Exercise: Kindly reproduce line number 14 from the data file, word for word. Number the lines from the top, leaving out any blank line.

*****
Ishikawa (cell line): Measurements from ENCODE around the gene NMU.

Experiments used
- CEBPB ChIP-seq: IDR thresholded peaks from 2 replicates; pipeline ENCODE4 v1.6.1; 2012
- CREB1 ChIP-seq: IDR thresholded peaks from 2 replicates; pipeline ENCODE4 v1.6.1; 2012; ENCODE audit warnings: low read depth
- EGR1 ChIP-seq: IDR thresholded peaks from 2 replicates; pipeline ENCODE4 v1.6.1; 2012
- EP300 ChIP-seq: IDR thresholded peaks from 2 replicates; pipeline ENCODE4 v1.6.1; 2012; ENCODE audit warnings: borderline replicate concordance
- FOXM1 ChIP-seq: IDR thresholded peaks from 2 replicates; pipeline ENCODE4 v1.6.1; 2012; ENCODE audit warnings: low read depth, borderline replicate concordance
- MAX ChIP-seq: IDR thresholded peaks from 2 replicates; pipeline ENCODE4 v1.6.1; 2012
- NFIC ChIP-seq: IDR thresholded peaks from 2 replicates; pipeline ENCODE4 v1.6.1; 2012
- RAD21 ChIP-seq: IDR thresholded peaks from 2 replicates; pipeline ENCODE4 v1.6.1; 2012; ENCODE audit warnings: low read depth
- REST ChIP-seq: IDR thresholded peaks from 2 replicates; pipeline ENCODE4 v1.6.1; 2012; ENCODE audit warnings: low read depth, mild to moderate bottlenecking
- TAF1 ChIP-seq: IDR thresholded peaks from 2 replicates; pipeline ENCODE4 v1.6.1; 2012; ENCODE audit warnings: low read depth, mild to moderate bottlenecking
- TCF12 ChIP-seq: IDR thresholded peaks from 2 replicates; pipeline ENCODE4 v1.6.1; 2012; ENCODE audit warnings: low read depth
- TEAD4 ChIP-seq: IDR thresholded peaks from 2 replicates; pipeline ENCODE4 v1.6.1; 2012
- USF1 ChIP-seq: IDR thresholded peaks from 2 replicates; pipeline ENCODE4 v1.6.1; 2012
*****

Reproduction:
- TEAD4 ChIP-seq: IDR thresholded peaks from 2 replicates; pipeline ENCODE4 v1.6.1; 2012